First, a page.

UC’s New Motto: Take the Money and Run
When California Gov. Jerry Brown was pushing Proposition 30 in 2012, he sold it with the promise that the income and sales tax increases in his measure would put off sharp tuition increases in the UC and CSU systems. Sacramento increased state funding for the University of California and California State University by 5 percent annually for two years and then 4 percent annually for the next two years. Budget documents heralded a four-year deal that would keep tuition flat.
Two years into the deal, UC solons say there never was a deal to freeze tuition for four years. At the urging of UC President Janet Napolitano, the UC Board of Regents voted last month to raise tuition substantially — by up to 28 percent over five years — because there never was a meeting at which university officials pledged not to raise fees.
UC took the money. Now the regents are running from the understanding.
If the regents’ case of amnesia strikes you as cheesy, you are not alone. At last month’s meeting of the Board of Regents, Lt. Gov. Gavin Newsom observed that no one at UC spoke out when politicians and newspapers were reporting there would be no tuition increases. “I don’t know of any formal correspondence we sent to clarify and correct that,” he hectored. CSU just passed a budget that kept tuition flat. And: “I don’t recall any op-eds we put out. I don’t recall anyone standing up here in the last two years saying, ‘We never, sir, agreed to that, Mr. Governor.'”
Regents by virtue of their elected positions, Brown and Newsom both voted against the tuition increase.
Regent Richard Blum, a wealthy financier married to Sen. Dianne Feinstein, voted in favor of the tuition increase because he wants to retain star academics. “I have, in the last year, funded a chair for somebody at Berkeley who was dramatically underpaid,” Blum explained, “one of our superstars who was going to leave.”
Blum has been a generous patron to the UC system, but I think he’s wrong to contribute to the academic pay spiral. At the most recent regents meeting, Brown countered that he finds top talent willing to take pay cuts to serve on the California Supreme Court and in his government.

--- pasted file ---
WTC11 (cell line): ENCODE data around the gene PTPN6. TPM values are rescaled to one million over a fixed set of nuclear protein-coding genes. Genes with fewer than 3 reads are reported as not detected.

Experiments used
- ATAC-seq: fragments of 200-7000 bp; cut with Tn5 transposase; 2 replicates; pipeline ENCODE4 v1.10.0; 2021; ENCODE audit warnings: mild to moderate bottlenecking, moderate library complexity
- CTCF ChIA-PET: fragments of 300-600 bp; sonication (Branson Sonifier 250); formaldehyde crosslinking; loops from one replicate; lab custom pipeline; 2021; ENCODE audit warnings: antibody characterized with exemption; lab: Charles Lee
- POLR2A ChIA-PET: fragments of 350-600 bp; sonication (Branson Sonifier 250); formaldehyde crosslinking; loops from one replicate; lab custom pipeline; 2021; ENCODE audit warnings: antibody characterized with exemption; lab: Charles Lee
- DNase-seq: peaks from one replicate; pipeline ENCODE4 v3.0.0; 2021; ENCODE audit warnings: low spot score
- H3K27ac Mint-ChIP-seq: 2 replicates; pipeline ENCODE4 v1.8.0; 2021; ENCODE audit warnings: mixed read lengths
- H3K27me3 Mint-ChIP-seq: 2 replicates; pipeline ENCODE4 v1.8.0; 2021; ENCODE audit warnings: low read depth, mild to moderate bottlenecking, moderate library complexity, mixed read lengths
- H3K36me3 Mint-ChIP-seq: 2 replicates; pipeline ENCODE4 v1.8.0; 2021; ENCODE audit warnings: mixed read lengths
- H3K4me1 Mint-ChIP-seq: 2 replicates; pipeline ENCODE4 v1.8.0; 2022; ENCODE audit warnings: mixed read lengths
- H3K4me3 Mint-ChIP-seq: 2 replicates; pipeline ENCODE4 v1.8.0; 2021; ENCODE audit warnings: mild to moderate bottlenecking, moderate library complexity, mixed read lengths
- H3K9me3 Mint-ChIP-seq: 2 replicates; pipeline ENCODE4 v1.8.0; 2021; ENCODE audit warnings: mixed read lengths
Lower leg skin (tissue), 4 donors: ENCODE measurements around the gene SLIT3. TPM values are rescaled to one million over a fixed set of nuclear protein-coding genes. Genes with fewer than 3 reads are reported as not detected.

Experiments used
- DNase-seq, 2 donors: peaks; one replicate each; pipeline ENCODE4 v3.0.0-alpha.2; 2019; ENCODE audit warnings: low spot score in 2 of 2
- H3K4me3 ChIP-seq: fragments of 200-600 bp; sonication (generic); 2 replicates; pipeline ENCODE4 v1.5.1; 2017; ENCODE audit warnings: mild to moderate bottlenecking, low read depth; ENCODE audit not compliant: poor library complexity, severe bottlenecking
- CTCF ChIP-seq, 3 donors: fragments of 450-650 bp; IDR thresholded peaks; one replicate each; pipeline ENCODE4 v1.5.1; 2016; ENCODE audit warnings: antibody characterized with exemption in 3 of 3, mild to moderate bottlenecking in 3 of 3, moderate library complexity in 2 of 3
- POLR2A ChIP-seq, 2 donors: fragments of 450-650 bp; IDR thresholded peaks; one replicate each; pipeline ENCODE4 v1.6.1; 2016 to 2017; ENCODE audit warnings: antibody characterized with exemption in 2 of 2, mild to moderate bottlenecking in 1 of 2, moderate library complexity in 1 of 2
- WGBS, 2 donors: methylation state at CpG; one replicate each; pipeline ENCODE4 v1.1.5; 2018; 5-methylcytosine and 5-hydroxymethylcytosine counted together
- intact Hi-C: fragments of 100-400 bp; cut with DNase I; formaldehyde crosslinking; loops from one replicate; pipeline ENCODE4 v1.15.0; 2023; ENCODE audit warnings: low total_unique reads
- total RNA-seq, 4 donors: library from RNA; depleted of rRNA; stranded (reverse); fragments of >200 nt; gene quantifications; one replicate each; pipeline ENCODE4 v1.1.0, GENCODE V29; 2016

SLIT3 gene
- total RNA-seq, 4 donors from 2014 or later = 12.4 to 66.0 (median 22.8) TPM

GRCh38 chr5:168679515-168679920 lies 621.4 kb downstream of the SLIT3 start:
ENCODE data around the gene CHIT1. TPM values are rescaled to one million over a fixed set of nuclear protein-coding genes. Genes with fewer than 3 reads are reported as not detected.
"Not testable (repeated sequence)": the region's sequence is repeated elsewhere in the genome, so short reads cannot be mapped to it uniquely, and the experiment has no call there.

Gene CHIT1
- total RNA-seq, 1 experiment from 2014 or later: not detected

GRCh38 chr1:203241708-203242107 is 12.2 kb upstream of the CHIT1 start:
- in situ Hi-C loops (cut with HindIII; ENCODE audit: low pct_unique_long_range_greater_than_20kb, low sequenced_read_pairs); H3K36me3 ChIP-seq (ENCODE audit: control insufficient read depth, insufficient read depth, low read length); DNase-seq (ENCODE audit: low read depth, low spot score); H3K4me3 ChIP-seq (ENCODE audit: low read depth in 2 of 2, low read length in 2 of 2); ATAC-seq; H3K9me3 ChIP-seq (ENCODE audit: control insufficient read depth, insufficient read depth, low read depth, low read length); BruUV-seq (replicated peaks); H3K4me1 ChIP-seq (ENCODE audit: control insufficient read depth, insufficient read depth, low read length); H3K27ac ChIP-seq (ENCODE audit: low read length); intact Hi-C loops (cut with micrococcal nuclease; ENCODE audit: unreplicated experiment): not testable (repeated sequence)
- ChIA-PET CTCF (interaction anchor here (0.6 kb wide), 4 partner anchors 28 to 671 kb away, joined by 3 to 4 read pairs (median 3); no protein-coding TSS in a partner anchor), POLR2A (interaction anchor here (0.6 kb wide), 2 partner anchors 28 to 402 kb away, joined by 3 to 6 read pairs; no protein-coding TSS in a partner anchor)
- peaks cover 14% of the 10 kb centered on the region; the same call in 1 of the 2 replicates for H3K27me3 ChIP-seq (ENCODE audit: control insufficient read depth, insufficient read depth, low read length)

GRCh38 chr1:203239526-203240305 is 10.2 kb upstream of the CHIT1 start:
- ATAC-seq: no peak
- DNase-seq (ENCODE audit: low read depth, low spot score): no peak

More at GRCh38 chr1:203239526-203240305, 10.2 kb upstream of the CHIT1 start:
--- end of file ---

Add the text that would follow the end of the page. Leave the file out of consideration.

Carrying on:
At some point, Brown warned, there will be another recession, and UC’s failure to contain costs won’t be a benefit.
Freshman Republican Assemblywoman Young Kim shrewdly sees an opening. Shortly after being sworn in to office Monday, The Sacramento Bee reported, she introduced a bill to freeze tuition at UC and CSU while the Proposition 30 temporary tax hikes remain in effect. Likewise, Democratic state Sen. Ricardo Lara has introduced a constitutional amendment to put UC decision-making under the Legislature’s control.
This is where the Democratic Legislature should tell UC to keep tuition steady for the next two years — or watch Sacramento yank the $120 million in funding increases slated for each of the next two years. Instead, state Senate President Pro Tem Kevin de Leon rewarded Napolitano’s gambit by proposing a $75 million increase for both UC and CSU. Assembly Speaker Toni Atkins, a regent who also voted against the tuition hike, wants to raise UC’s budget by an extra $50 million.
That leaves Brown to play the role of adult in the room by steering the Legislature toward the light or using his line-item veto to send the message that when a California governor makes promises to the voters, he keeps them.
“I think (Brown) has the moral high ground,” former Gov. Gray Davis told me. “The promise of Prop 30 was, ‘If taxes are raised, tuition will not be.'” Davis doesn’t like to watch the system treating “students as (ATMs) and constantly extracting more money.” Some Sacto insiders think Napolitano has the edge in this fight, but Davis noted, “I never think it’s a good idea to bet against Jerry Brown.”
Napolitano argues that her higher tuition will help families by making university costs “as predictable as possible.” But her actions show that the only predictable thing about UC is that whatever voters and Sacramento allot for higher education, UC biggies will demand more.
Email Debra J. Saunders at [email protected].